Taxpayer Willingness to Pay for Health Insurance Reform: A Contingent Valuation Analysis

20 Pages Posted: 9 May 2014

See all articles by Kurt Lavetti

Kurt Lavetti

Ohio State University

Kosali Ilayperuma Simon

Indiana University Bloomington - School of Public & Environmental Affairs (SPEA); National Bureau of Economic Research (NBER)

William White

Cornell University

Date Written: July 2014

Abstract

A key criterion for evaluating policies to expand health insurance coverage is weighing the costs of such policies against the willingness of the public to pay for coverage expansions. We use new panel survey data from New York State to estimate residents' willingness to pay (WTP) to expand public insurance coverage. Using a nonparametric double‐bounded contingent valuation (CV) approach, we specifically ask residents about their WTP to reduce the rate of uninsurance in the state. Our results imply an aggregate lower‐bound WTP of over $2,800 per year to cover one person. We also analyze heterogeneity in WTP by sub‐group and changes in individual WTP over time between 2008 and 2010. We find that a large majority of residents are willing to pay additional taxes to reduce the number of uninsured in the state, and that average WTP remained remarkably stable despite the economic downturn and the politically polarized discussions surrounding the Affordable Care Act. Decomposing the changes in individual WTP, we find that economic factors related to the recession, including changes in income and employment status, cannot explain changes in individual WTP, whereas individual changes in political opinions about health insurance reform between 2008 and 2010 are strongly correlated with changes in WTP.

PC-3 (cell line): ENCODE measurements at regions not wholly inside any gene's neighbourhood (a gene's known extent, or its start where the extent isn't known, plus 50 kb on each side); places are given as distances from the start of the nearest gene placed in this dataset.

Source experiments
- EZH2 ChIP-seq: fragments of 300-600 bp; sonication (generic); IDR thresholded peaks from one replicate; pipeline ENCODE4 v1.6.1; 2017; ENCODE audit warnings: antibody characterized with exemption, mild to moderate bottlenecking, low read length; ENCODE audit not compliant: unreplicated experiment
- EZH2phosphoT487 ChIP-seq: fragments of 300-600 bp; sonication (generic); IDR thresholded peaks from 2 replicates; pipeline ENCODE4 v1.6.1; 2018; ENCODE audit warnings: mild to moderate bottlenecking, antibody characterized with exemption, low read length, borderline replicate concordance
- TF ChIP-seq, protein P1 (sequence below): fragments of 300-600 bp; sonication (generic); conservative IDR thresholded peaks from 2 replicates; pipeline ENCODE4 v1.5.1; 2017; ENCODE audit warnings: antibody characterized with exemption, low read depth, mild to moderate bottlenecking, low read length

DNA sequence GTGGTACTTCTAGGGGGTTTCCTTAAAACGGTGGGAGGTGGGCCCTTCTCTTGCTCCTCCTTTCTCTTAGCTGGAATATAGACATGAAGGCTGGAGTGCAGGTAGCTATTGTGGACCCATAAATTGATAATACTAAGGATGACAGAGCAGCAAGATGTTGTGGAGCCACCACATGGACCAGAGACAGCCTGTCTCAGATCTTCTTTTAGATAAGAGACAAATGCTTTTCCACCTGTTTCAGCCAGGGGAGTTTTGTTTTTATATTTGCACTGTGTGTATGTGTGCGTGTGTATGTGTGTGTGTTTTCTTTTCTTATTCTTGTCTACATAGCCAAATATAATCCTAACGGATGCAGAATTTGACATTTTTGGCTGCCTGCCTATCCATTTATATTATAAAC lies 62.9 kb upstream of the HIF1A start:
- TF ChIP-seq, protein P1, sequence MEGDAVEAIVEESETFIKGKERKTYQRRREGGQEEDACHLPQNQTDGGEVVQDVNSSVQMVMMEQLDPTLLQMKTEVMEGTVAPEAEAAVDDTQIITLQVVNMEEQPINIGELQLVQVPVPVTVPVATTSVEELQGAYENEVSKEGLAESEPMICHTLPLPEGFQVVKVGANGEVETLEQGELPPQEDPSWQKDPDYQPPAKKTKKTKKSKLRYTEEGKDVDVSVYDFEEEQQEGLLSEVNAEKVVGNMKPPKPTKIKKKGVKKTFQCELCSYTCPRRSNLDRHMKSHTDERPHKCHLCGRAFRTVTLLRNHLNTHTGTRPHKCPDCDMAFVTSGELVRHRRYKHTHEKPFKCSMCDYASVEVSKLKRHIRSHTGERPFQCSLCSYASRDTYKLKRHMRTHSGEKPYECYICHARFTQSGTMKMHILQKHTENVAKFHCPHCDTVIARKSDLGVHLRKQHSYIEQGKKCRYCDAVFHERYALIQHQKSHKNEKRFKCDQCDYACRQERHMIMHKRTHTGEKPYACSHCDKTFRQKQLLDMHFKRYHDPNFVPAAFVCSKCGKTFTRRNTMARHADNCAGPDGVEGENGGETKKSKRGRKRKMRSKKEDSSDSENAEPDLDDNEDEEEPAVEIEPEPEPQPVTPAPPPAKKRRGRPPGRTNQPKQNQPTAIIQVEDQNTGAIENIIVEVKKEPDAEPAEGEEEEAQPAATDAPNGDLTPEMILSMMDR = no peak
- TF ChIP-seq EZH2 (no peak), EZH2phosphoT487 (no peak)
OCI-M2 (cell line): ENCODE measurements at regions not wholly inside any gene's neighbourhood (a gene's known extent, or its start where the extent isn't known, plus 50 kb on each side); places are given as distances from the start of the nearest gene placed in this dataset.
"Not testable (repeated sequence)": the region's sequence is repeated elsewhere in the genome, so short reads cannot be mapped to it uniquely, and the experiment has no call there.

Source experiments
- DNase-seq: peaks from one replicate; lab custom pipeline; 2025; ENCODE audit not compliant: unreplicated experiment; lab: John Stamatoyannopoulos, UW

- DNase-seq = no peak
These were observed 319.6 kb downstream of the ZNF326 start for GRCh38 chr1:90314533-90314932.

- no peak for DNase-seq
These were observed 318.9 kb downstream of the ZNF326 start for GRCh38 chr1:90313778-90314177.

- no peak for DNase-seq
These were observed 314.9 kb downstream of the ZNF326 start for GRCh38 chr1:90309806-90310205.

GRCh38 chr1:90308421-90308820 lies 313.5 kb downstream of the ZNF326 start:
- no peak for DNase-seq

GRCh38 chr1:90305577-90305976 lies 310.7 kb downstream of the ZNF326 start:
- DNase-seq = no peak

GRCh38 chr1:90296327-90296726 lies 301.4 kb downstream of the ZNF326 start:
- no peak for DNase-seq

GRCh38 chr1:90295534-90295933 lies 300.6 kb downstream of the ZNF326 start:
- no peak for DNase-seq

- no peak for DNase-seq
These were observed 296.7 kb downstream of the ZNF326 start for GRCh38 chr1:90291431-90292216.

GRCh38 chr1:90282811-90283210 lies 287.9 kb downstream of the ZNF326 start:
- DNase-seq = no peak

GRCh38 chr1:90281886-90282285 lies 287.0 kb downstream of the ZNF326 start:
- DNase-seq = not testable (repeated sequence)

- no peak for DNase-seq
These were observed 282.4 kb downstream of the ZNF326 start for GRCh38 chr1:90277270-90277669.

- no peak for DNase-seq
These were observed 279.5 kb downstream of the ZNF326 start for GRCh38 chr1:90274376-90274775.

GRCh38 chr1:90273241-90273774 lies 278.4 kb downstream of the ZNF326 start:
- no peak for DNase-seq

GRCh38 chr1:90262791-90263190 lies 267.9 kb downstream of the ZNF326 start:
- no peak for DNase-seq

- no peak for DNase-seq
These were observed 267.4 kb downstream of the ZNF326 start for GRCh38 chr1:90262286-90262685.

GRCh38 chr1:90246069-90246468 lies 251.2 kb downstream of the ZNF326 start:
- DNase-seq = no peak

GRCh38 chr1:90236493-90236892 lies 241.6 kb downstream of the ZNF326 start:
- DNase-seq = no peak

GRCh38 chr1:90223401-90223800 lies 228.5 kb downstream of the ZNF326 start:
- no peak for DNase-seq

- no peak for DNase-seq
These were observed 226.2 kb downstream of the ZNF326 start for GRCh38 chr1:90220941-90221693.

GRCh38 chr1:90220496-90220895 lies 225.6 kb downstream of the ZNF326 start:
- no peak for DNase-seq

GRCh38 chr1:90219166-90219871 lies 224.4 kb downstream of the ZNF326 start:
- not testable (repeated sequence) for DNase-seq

JEL Classification: H20, H42, H51, H75, I13

Suggested Citation

Lavetti, Kurt and Simon, Kosali Ilayperuma and White, William, Taxpayer Willingness to Pay for Health Insurance Reform: A Contingent Valuation Analysis (July 2014). Economic Inquiry, Vol. 52, Issue 3, pp. 994-1013, 2014, Available at SSRN: https://ssrn.com/abstract=2434891 or http://dx.doi.org/10.1111/ecin.12083

Kurt Lavetti (Contact Author)

Ohio State University ( email )

410 Arps Hall
1945 North High Street
Columbus, OH 43210
United States

Kosali Ilayperuma Simon

Indiana University Bloomington - School of Public & Environmental Affairs (SPEA) ( email )

1315 East Tenth Street
Bloomington, IN 47405
United States

National Bureau of Economic Research (NBER)

1050 Massachusetts Avenue
Cambridge, MA 02138
United States

William White

Cornell University ( email )

120 Martha Van Rensselaer Hall
Ithaca, NY 14853
United States

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